Palestinian President Mahmoud Abbas on Monday declared three days of mourning for 15 people killed in mass marches toward Israel's borders from Gaza, Syria and Lebanon that marked a stunning new tactic in the struggle for Palestinian statehood.
Sunday's marches, on the date Palestinians mourn their uprooting as a result of Israel's 1948 creation, illustrated Arab dissatisfaction with the deadlocked efforts to establish a Palestinian state. The unprecedented tactic also reflected an Arab world emboldened by the anti-government protests sweeping the Middle East this year.
Abbas, who is pursuing alternative routes to statehood after a breakdown in peace talks with Israel, quickly embraced those who tried to breach Israel's borders.
"Their blood will not be spilled in vain, because their blood was spilled for the freedom and rights of our people," he said.
Flags at public buildings in the West Bank were lowered to half-staff.
Some in Israel suspected an Iranian hand in the attempted border breaches, with the help of Tehran's allies in the region: Syria, Hezbollah in Lebanon and Hamas in Gaza. Palestinian officials said the marches were a purely Palestinian initiative, organized on Facebook by activists, many of them living in exile.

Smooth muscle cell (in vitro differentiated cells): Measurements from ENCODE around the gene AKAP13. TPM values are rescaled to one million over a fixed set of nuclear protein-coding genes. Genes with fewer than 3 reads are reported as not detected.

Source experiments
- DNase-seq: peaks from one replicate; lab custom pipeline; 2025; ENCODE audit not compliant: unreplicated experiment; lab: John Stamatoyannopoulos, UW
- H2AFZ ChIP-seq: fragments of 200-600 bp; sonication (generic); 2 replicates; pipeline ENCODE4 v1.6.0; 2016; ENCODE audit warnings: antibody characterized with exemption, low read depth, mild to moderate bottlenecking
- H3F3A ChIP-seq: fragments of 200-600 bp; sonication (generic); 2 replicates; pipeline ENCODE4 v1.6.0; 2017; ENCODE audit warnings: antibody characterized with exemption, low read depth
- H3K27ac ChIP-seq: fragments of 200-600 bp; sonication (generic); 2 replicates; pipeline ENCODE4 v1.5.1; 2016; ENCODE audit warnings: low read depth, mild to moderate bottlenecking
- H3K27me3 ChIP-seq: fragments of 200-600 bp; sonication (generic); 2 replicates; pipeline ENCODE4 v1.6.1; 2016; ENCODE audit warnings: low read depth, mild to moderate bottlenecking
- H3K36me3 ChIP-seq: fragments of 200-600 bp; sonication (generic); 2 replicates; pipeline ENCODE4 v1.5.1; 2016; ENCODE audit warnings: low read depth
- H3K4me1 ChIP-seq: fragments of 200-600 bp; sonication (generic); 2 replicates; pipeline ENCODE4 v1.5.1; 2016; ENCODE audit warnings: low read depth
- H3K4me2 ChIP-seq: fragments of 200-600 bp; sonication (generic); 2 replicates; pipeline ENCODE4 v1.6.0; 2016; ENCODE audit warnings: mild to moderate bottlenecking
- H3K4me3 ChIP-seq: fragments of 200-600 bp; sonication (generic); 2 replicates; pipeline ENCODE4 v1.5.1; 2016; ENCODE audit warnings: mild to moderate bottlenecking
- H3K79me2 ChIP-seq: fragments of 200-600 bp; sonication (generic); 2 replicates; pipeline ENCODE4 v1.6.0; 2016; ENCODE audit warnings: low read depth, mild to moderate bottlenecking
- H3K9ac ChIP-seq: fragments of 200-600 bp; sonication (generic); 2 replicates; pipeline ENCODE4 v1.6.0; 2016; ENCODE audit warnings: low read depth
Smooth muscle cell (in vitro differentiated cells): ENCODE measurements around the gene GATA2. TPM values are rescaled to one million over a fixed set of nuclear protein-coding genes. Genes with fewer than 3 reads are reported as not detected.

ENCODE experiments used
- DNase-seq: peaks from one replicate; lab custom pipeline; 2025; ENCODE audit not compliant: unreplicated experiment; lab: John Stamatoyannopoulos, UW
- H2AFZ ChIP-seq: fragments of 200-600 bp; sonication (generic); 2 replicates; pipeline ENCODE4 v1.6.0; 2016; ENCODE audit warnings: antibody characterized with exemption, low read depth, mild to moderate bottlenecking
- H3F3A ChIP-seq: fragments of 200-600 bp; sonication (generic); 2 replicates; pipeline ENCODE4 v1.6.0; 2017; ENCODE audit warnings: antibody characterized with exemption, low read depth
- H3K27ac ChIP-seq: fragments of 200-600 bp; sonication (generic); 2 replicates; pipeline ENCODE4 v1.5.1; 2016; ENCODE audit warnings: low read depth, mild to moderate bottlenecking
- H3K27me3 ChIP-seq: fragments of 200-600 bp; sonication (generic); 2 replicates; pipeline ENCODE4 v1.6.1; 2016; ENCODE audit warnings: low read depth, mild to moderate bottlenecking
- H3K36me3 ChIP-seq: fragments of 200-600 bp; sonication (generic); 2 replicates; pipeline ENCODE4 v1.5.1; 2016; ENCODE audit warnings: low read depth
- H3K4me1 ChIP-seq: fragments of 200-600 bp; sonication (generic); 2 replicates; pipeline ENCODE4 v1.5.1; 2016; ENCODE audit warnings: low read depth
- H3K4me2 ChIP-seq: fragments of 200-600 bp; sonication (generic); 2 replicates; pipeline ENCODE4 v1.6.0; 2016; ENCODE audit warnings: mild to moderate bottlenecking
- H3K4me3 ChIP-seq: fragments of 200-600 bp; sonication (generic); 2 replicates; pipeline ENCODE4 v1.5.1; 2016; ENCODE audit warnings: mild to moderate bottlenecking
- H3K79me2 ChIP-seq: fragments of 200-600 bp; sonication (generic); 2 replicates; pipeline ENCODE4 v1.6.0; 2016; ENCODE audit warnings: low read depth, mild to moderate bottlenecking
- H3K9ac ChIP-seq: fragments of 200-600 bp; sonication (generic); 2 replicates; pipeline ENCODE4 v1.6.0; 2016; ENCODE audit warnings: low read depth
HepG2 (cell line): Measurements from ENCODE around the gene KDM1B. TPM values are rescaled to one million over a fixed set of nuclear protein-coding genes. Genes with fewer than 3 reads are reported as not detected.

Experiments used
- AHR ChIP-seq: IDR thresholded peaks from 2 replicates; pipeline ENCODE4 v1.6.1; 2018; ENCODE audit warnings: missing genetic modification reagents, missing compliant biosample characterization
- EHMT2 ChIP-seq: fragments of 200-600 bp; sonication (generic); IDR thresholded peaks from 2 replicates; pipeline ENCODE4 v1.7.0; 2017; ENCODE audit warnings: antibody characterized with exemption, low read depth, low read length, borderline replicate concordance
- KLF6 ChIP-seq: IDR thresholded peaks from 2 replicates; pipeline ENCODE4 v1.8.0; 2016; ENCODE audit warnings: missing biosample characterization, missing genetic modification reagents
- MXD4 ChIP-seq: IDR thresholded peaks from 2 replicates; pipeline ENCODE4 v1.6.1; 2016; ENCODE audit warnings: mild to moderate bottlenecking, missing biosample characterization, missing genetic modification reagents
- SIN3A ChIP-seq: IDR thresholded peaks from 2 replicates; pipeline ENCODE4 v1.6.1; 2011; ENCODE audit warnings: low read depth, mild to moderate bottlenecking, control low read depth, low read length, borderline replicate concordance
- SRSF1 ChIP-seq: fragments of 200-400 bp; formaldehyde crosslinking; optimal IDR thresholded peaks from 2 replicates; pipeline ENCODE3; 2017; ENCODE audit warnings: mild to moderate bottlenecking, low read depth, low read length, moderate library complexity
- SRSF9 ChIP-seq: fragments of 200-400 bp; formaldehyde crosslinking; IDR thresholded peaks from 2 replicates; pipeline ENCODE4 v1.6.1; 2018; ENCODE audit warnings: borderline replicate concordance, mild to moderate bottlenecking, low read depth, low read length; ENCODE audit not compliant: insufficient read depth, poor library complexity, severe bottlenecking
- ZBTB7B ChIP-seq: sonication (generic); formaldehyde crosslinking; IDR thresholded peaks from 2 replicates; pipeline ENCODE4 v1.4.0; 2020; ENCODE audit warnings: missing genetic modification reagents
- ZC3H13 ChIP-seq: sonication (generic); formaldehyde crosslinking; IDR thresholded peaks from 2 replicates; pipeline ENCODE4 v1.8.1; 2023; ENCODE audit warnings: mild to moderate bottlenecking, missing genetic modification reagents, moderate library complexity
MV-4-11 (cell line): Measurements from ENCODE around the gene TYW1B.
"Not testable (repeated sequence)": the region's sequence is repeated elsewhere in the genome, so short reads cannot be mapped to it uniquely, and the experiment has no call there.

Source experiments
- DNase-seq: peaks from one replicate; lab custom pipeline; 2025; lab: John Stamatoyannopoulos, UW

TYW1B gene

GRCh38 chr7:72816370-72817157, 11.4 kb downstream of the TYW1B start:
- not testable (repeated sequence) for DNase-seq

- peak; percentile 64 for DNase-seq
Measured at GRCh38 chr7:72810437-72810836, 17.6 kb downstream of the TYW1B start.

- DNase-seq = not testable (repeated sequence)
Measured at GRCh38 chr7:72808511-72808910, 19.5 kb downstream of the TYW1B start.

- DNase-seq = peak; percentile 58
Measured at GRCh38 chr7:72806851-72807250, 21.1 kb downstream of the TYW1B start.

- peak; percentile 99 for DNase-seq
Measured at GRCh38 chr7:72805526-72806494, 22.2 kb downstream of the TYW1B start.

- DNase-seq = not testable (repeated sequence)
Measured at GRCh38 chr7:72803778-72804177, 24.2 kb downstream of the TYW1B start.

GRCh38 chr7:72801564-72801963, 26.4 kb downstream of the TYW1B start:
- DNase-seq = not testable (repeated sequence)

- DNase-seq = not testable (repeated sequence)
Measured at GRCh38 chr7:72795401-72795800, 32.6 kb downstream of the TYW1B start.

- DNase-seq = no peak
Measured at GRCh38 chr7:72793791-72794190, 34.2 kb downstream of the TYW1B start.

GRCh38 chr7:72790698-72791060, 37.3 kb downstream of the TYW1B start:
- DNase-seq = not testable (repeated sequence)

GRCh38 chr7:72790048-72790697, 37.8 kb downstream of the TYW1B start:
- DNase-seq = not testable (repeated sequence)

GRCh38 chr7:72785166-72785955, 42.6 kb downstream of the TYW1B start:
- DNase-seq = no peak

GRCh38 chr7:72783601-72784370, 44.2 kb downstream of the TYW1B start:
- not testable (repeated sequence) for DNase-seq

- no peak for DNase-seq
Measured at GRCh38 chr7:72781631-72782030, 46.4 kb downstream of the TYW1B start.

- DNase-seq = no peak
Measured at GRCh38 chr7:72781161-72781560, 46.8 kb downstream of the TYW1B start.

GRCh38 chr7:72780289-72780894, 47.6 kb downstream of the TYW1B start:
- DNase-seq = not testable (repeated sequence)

Israel said it would file a complaint against Syria and Lebanon at the U.N. later Monday.
Early Monday, the unrest spilled over into Egypt, where riot police fired tear gas and live ammunition to disperse thousands of pro-Palestinian protesters outside the Israeli Embassy in Cairo. The protesters set fire to an Israeli flag, chanted anti-Israeli slogans and called for the expulsion of Israel's ambassador and the closure of the embassy. Twenty were arrested and 353 people were hurt in the clashes with police, Egyptian officials said.
Israeli security forces were out in large numbers in northern Israel on Monday, having been taken by surprise the day before.
Israel was expecting Sunday's unrest to center in the West Bank, as it has in years past. Instead, thousands of Palestinians and their supporters in Syria, Lebanon and Gaza descended on Israel's borders in an unprecedented outpouring.
The most surprising development were the hundreds who poured across the Syrian frontier into the Israeli-held Golan Heights, captured from Syria in the 1967 Mideast war and later annexed in a move that has not been recognized internationally.
The rare incursion from the tightly controlled Syrian side drew Israeli accusations that Damascus and its ally Iran orchestrated the unrest to shift attention from an uprising within Syria against the regime of President Basher Assad. Four infiltrators were killed in the ensuing clash with Israeli security forces.
Israeli police spokesman Micky Rosenfeld said police carried out house-to-house searches in the Golan border village of Majdal Shams looking for Syrians who had burst through the fence.
Separately, police arrested an unarmed man from Syria who they said infiltrated into the Golan on Sunday and was trying to make his way south into Israel proper, Rosenfeld said.